Ancient gardeners saved the gourd


If humans hadn't domesticated early relatives of pumpkins and gourds, these iconic fall plants might not be around today.

Evan W. Isnor/Flickr (CC BY-NC-SA 2.0

Humans may have saved pumpkins, squashes and gourds from an Ice Age extinction, researchers say online November 16 in the Proceedings of the National Academy of Sciences. Genetic analysis of 91 ancient and modern gourds (Cucurbita sp.) suggests that people began cultivating the plants nearly 10,000 years ago.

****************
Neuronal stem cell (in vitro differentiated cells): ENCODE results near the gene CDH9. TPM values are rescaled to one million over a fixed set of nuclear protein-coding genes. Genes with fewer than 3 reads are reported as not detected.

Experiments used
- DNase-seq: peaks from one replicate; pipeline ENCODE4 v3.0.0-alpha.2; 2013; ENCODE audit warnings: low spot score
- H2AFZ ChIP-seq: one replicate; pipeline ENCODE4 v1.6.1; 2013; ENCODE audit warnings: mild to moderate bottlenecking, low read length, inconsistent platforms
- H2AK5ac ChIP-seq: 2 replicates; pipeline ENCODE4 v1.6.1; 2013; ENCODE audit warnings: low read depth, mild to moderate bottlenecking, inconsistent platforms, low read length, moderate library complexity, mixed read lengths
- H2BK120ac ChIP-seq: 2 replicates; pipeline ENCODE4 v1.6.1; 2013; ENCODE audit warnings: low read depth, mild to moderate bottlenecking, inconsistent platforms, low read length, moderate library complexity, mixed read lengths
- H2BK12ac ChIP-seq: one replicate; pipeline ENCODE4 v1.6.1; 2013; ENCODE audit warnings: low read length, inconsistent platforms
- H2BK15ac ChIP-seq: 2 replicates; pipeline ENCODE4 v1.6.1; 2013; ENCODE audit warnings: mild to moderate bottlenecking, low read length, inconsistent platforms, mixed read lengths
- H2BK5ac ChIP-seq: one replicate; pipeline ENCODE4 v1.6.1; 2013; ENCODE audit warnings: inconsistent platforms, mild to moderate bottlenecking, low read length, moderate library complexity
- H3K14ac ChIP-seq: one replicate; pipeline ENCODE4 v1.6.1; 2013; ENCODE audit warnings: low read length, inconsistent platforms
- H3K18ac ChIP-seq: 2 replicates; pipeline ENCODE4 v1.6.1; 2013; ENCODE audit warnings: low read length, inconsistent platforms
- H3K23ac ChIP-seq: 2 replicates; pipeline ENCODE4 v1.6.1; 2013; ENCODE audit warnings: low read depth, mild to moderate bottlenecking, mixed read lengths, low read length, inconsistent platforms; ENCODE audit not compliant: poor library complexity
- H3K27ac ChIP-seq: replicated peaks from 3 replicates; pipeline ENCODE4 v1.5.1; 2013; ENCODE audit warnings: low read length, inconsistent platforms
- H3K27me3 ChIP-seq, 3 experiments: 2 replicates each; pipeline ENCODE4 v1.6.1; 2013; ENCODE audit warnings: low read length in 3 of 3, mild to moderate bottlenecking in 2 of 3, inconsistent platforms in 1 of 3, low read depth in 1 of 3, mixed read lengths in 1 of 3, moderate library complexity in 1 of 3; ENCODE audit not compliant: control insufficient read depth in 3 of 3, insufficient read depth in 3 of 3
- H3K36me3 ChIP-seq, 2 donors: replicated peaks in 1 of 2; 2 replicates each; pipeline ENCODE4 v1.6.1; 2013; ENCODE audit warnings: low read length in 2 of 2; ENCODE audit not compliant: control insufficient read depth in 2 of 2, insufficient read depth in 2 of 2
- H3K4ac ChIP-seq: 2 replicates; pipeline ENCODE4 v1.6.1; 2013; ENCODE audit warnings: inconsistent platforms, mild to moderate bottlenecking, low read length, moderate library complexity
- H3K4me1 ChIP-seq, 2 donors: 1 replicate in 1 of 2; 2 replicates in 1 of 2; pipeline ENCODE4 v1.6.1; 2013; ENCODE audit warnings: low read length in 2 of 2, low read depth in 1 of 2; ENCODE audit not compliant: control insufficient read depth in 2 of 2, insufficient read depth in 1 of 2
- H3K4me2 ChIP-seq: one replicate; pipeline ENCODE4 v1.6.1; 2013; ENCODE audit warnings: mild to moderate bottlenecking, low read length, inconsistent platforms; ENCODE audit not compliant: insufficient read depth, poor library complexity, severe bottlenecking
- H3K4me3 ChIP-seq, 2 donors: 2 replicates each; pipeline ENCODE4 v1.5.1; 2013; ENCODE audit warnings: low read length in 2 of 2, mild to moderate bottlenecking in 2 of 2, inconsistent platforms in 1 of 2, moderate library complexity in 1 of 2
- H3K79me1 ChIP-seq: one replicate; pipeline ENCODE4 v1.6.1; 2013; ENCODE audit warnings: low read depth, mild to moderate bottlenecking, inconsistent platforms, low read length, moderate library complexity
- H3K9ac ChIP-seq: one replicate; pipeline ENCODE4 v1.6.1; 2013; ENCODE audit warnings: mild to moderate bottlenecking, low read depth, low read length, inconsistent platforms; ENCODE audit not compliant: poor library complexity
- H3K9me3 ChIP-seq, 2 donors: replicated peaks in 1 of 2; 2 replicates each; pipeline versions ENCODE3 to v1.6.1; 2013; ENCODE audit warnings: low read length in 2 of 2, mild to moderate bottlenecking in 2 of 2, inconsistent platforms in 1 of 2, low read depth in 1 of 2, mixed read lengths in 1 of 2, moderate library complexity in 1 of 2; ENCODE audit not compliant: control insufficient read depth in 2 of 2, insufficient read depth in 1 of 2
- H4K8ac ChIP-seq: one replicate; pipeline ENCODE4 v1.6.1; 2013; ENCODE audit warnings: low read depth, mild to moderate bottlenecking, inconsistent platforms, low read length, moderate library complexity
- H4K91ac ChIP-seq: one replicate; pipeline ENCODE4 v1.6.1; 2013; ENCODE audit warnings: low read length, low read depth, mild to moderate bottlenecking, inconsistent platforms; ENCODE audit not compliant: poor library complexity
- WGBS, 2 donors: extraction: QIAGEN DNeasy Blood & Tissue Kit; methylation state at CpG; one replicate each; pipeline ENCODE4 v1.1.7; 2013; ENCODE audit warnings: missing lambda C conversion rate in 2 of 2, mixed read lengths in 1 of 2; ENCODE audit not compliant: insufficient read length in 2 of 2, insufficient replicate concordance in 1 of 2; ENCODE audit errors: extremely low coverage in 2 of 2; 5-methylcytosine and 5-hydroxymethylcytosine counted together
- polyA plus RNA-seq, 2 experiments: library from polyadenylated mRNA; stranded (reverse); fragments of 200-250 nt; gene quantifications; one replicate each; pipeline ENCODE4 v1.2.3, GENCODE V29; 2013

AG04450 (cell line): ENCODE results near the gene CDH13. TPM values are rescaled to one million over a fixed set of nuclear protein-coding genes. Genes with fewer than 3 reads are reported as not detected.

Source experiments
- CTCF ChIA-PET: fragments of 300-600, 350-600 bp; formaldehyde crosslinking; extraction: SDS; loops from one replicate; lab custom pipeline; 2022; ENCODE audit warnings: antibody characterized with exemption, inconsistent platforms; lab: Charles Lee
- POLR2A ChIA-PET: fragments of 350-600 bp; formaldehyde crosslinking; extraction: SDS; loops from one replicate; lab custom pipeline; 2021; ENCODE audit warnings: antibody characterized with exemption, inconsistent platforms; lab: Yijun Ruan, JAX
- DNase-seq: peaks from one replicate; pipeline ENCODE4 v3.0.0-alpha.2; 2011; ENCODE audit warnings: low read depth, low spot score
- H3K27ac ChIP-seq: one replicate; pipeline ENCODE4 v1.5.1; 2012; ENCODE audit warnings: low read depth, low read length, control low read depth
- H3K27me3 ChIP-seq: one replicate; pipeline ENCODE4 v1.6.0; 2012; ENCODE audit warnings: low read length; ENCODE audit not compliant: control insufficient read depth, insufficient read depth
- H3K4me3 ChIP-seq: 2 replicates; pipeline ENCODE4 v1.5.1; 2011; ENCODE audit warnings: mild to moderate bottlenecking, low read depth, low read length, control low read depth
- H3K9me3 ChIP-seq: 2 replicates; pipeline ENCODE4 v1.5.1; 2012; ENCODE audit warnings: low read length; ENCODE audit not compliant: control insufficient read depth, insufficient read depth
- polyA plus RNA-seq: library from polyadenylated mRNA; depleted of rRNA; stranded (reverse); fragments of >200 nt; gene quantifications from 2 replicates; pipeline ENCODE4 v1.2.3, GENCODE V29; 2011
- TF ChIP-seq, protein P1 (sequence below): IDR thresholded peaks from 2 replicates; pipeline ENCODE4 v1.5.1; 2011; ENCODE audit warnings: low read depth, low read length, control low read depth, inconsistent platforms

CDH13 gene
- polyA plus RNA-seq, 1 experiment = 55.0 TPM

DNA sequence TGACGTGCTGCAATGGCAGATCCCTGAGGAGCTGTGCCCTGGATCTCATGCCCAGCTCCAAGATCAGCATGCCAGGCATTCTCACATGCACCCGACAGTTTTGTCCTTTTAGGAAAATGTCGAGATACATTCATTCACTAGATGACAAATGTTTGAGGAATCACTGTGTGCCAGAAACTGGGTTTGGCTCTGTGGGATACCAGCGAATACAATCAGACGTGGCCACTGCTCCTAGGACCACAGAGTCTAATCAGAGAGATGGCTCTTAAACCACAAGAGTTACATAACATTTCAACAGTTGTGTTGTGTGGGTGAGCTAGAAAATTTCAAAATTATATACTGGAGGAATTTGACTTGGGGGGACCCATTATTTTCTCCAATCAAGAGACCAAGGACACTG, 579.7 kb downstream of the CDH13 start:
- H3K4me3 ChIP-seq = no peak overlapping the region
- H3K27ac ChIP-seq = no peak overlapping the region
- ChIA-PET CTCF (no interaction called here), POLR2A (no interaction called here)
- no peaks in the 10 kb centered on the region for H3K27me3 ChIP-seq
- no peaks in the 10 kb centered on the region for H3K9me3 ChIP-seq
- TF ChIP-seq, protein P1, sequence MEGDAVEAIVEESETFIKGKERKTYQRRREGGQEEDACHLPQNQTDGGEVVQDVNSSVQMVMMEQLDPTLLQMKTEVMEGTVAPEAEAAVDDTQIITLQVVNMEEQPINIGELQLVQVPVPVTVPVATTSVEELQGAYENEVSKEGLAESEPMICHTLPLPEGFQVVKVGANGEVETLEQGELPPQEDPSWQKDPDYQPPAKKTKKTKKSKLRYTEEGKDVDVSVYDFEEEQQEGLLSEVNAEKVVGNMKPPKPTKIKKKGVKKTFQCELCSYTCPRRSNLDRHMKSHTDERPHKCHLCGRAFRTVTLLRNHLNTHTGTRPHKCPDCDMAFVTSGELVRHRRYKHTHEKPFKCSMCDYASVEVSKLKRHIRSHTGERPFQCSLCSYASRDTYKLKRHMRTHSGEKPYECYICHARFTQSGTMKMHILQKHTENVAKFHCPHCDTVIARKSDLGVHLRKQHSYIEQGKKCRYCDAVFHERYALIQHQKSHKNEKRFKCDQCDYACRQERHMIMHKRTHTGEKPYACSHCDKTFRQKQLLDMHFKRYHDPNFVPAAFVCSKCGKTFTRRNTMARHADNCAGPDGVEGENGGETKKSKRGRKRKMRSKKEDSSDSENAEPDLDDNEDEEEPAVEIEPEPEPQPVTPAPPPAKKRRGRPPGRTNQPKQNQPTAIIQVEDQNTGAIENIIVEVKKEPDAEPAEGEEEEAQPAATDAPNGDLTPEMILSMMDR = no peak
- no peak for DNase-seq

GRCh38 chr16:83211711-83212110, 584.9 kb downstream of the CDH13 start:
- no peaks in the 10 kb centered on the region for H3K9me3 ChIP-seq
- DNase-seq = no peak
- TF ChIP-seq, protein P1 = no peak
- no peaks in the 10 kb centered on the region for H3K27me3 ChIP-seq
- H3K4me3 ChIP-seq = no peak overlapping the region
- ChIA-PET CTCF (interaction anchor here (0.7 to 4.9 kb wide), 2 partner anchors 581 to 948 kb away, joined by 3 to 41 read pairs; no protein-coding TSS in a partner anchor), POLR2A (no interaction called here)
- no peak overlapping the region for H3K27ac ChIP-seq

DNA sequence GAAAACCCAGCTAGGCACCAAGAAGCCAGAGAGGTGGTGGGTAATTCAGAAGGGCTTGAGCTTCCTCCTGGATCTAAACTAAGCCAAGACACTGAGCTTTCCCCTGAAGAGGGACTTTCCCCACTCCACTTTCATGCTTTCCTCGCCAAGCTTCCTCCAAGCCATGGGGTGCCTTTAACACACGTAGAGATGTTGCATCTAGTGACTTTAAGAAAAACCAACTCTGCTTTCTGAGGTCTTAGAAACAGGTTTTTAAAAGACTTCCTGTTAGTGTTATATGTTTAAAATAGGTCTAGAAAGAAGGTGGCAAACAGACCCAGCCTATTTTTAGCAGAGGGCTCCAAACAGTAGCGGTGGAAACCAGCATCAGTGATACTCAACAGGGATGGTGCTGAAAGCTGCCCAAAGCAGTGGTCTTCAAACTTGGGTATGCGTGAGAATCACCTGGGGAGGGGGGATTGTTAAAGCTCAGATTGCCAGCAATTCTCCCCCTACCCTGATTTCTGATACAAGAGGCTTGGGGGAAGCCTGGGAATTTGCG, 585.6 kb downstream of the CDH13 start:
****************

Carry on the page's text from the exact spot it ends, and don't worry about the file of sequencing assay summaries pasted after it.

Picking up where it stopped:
Wild gourds are very bitter, so the team tested genomes from 46 modern mammals for a gene related to tasting bitterness. Smaller mammals had more copies of this gene, suggesting that ancient small mammals probably rejected the fruit, while megafauna like mastodons helped spread early Cucurbita seeds.

When the big animals died out, gourds lost a seed disperser. Without humans to fill the role, some favorite fall fruits might not be around today.

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